The Australian sharemarket is set for a lacklustre start this morning as the profit reporting season extends into its second week and global markets brace for a report on inflation in the world’s largest economy on Wednesday, which will set the scene for the Federal Reserve’s next rate moves.
ASX futures traded unchanged at 7357 over the weekend after the S&P/ASX 200 lost 0.8 per cent on Friday as corporate results weighed on investor sentiment. Companies reporting on Monday include insurance giant IAG, property heavyweight Lendlease, bottle shop owner Endeavour Group and Kerry Stokes-backed gas producer Beach Energy.
On Wall Street, stocks indexes drifted to a mixed finish on Friday, ending the worst week for stocks and bonds this year so far as investors were coming to the grips with the idea that the US central bank may indeed have to keep interest rates higher for longer as it wages a war against inflation.
The S&P 500 rose 0.2 per cent, but it still ended the week with a drop of 1.1 per cent. The Dow Jones Industrial Average gained 0.5 per cent, while the Nasdaq composite fell 0.6 per cent.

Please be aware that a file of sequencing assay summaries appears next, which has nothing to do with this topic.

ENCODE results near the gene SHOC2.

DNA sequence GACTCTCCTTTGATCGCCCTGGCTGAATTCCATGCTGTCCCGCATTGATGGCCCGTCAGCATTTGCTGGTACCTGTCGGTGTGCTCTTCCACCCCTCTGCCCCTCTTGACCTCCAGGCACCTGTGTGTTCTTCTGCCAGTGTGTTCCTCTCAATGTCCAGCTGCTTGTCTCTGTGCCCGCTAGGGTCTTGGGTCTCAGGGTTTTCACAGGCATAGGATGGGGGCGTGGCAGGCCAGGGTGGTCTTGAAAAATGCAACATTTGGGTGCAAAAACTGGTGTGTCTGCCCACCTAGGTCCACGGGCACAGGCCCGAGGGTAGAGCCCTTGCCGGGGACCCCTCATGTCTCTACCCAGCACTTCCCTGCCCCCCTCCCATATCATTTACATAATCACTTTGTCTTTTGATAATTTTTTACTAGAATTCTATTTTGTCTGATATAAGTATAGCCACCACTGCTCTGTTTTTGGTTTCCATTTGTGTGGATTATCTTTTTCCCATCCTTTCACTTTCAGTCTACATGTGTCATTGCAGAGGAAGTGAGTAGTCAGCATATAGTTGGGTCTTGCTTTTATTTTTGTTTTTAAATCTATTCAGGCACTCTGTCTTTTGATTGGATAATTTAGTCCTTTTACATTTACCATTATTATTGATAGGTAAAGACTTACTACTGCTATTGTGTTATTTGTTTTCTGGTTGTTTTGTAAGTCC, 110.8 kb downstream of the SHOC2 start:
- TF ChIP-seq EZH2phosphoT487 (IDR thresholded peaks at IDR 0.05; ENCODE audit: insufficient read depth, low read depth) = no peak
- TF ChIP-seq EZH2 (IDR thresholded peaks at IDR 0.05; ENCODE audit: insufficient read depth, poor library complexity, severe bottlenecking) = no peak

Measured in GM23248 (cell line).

Wall Street has ramped up bets on the Fed’s peak rate to around 5.2 per cent, from under 5 per cent earlier this month, amid a barrage of hawkish remarks from US officials that followed a hot jobs market report. And that’s not all. Traders who had been positioning for the central bank to hike only once more are suddenly being confronted with wagers on at least three more increases.
That’s why this week’s consumer price index is seen as a litmus test for the Fed’s ability to thwart inflation amid the most-aggressive tightening cycle in decades. Core CPI will either point to the need to push further into restrictive territory or reflect the progress policymakers have made toward securing the anchor of inflation expectations, said Ian Lyngen at BMO Capital Markets.
“The new year’s bullishness has quickly faded as investors recalibrated forward expectations in the wake of the employment report,” Lyngen said.
Higher rates can drive down inflation, but they also raise the risk of a recession and drag down investment prices. And central banks around the world are intent on tightening the screws by raising rates further, even if at a slower pace than before.
“The best we can hope for is the Fed not raising rates too high and just being patient, letting them remain at that level for a while to see how things play out,” said Yung-Yu Ma, chief investment strategist at BMO Wealth Management.